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Your Comment


Please consider something that is not trivial; TV's are getting better in quality, larger and cheaper. I've seen recently a 75" OLED 4k TV and it blew my mind.If you turn off those annoying auto image settings and use the Cinema look, as Tom Cruise suggest, the quality is outstanding and better to 2k projectors in most of cinemas.
Play the sound trough a Hi-fi set and you have a real Home Cinema. Now you have top quality series with cinematography as films. 25 years ago, there was a difference TV vs movies. Now, sorry it's over! Besides you have a good series that last many episodes not just 2 hours. And the last detail, this damn virus.

May 20, 2020 at 12:42AM

Javier Diez

I don't agree, there's a huge difference between cinema and tv, the experience of going to the theatre is much more unique, more rewarding and more magical and transcendental than seeing a movie or a series in a television, one of the big difference is that cinema is more free in term of creation than tv, i don't speak about hollywood, there's no great difference between cinema and tv in hollywood, they have the same story structures and the same visual aesthetics and approaches, i'm talking about art-house movies, where we see pure cinematic movies, that use the real language of cinema, an audiovisual storytelling, where the frame and sound tell the story, the opposite of what they do in hollywood, which is a filming a screenplay, a literary story or a theatrical story, that they put in the medium of cinema, the difference is huge between the 2 approaches, and yes i prefer by far to go to the theatre to watch a movie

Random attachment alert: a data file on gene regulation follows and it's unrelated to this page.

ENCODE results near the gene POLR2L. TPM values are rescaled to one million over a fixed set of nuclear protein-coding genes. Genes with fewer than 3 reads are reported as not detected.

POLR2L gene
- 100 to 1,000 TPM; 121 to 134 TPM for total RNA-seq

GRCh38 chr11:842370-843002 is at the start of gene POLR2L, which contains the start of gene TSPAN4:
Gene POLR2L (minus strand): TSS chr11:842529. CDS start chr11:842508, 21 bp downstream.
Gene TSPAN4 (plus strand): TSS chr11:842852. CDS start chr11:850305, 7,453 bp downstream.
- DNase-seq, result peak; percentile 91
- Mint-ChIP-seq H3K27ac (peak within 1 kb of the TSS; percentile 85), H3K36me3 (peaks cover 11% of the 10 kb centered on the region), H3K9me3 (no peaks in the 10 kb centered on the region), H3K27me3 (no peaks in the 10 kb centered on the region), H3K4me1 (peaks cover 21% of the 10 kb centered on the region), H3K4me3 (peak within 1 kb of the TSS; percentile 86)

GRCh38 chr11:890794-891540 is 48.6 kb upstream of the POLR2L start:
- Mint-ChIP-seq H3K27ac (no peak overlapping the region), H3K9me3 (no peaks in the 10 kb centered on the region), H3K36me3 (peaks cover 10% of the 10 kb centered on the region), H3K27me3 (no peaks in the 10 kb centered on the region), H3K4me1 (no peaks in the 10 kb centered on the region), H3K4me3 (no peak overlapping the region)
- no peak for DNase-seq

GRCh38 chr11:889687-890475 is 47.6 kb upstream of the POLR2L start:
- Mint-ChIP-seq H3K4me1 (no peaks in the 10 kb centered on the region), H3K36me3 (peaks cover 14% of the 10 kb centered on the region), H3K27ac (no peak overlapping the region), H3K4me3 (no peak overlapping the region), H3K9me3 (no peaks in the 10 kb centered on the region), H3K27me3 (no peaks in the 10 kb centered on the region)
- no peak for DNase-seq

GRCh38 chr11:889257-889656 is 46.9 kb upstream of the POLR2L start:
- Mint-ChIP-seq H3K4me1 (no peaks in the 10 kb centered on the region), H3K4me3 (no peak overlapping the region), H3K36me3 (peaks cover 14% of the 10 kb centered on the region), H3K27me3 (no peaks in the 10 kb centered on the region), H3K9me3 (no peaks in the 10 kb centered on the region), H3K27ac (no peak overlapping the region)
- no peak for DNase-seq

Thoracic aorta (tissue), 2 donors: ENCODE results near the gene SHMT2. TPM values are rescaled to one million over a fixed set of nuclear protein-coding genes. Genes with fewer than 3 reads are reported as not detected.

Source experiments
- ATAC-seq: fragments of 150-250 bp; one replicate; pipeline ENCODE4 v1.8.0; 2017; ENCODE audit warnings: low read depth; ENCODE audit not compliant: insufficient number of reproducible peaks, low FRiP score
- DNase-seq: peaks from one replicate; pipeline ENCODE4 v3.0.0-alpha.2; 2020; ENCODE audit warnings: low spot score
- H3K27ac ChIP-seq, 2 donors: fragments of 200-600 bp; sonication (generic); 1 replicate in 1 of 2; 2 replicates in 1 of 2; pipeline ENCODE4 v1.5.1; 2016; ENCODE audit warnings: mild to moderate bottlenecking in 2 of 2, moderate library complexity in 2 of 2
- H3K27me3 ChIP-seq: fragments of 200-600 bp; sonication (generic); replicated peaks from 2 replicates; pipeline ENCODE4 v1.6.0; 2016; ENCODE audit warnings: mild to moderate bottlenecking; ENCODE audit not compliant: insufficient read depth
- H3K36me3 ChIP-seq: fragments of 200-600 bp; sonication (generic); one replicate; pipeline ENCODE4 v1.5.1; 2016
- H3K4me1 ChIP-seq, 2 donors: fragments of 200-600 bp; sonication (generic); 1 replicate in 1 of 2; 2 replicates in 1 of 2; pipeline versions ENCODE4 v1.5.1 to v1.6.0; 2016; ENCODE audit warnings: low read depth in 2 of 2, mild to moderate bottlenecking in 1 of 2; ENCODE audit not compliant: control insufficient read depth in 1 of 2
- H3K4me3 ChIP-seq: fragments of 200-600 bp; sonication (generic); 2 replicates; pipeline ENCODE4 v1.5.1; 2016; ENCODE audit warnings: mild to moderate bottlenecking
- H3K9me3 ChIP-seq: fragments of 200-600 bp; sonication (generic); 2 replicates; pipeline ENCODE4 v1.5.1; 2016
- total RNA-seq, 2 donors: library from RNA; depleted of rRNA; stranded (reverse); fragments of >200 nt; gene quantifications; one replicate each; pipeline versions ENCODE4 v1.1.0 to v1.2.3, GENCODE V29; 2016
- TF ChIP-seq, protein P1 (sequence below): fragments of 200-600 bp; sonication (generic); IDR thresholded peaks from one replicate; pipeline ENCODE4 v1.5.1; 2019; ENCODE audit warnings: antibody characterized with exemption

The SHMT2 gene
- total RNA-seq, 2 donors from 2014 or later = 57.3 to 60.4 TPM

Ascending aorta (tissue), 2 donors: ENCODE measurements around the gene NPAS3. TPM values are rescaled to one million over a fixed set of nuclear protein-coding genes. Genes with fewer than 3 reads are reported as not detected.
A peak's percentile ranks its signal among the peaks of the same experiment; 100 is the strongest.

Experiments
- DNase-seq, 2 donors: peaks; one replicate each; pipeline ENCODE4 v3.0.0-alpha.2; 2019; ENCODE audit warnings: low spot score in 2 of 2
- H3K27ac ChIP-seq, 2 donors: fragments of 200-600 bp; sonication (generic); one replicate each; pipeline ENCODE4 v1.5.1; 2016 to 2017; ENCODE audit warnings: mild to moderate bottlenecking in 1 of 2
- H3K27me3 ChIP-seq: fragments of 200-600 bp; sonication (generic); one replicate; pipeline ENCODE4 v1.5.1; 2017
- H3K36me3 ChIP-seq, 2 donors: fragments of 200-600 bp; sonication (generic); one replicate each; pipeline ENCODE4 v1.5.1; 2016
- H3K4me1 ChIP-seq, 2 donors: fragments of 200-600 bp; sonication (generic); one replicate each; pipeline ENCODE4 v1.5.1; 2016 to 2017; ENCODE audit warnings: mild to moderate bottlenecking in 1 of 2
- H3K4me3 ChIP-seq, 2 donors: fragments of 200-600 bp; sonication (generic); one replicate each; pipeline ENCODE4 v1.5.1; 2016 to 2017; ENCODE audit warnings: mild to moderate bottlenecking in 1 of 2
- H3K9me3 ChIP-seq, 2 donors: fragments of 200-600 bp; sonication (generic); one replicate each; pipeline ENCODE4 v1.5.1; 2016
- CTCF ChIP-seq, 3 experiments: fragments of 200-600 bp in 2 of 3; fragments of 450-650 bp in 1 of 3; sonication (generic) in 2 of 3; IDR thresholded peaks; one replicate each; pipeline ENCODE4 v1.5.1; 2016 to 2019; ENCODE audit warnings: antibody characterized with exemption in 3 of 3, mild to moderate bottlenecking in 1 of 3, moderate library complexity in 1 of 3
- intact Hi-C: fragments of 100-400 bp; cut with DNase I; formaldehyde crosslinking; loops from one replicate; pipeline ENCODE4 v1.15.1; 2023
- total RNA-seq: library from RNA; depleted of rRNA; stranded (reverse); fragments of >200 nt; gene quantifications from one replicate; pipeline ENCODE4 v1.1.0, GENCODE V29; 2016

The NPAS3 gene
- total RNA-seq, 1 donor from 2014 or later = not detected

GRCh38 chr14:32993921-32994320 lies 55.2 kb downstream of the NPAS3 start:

May 20, 2020 at 9:04AM

Aymen El Hankouri

Bored, not bored, whatever. I always put on a movie first.

May 23, 2020 at 1:22PM

David Patrick Raines

Yep, TV shows and movies are indeed merging.

TV is moving towards movies in terms of budget, production value, screenplay and capacity. Instead of weekly installments, entire seasons "drop" at once, so that people can watch as much as little as they want, when they want.

Movies are moving towards TV in finance. "Box office" is disappearing as theatrical releases are giving way to "dropping on" [enter your stream of choice]. So, how does a producer know if a movie that releases only online made them money? They have to use the financial models that TV production has been using - adding up the year's cost, subtracting that from the year's revenues, and then declaring whether the entire business made or lost money, which is hard to pinpoint to any one single production.

And, to top it all off, a movie theatre was some place we used to go to "see" a "big screen" movie with all the special effects and surround sound, because yesteryear's TVs were crappy. Today, TVs are bigger, of higher resolution, and soundbars/surround sound make for a viewing experience that is competitively worth staying home vs. going out to a theatre.

Thus, we watch something on the TV - whether it is a movie or two, or binge-watching several episodes of shows like House of Cards, or Orange Is the New Black, or Ozark, it's a viewing experience at home that's visually stunning, sounds great, and is several hours long.

So, really, what is the difference?

May 17, 2021 at 3:15PM